While the aim of creating a destination to bring life back into the old part of the city is being met, some situations have arisen that were probably not anticipated and if they go unresolved, I’m concerned that this destination will no longer be attractive.  Recently, the JB Bazaar started to occupy a wider area with more stalls mushrooming next to registered traders.  Now the rampant illegal parking by businessmen and other drivers along the paved streets have destroyed the pavements and created potential traffic and fire hazards.  A larger bazaar also resulted in more vehicles belonging to traders and shoppers choking up the heart of the city, especially in the evenings.

The Johor Baru City Council (MBJB) recently held a “Go Green” event with a recycling campaign, music festival and a Vehicle-Free Day in some parts of the city.  Going Vehicle-Free is an excellent idea that should be adopted permanently for visitors to enjoy the sights with walking tours in the city.  For a start, I humbly suggest to gazette Tan Hiok Nee Heritage Walk as a “Strictly No Parking Zone” so that the pavements are freed up for pedestrians and traders to do more to promote JB’s culture and heritage.  This one-way street should allow vehicle drive-through only while business owners and traders who show proof of their business addresses here, should be offered a low flat rate for season parking in the car-park at nearby Jalan Ibrahim.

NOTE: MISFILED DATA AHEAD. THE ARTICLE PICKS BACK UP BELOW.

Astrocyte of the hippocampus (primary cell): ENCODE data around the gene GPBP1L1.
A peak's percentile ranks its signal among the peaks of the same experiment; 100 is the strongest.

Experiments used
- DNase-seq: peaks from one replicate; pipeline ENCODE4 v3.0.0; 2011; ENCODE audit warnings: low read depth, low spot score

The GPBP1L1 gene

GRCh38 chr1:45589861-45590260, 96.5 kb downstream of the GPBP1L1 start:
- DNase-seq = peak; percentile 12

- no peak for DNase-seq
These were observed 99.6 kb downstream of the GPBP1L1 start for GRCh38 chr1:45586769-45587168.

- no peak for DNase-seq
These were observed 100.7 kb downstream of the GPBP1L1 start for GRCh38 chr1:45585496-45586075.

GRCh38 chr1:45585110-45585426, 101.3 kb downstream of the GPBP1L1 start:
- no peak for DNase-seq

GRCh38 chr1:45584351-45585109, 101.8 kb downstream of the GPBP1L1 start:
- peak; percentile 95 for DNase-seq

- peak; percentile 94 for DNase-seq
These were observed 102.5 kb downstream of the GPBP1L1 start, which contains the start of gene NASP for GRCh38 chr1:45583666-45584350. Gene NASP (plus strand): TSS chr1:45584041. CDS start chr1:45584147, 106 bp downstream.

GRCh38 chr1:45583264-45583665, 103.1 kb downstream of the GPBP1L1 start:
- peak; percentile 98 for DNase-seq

Heritage Turned Hip, the article in the December 2014
issure of Fireflyz
Incidentally, Jalan Tan Hiok Nee was also featured in the December 2014 issue of Fireflyz, Firefly airline’s in-flight magazine, and the popularity of this destination continues to spread to travellers who are on this low-cost carrier’s routes.  The publicity in airline magazines will probably result in more visitors from abroad but the question now is, “Is Johor Baru ready for international travellers?” 
           
At the moment, the information centre at Laman Sri Lanang seems to be underutilized even though it was designed for ambitious purposes.  This building should be properly manned by trained personnel to provide information and any emergency help.  The visible presence of Tourist Police will be deterrents to petty criminals and the Police may also double up as Courtesy Ambassadors to answer any queries and equipped to be a “Walking Directory” to help visitors with directions to places of interest and the nearest hospital or Police Station, if the need arises.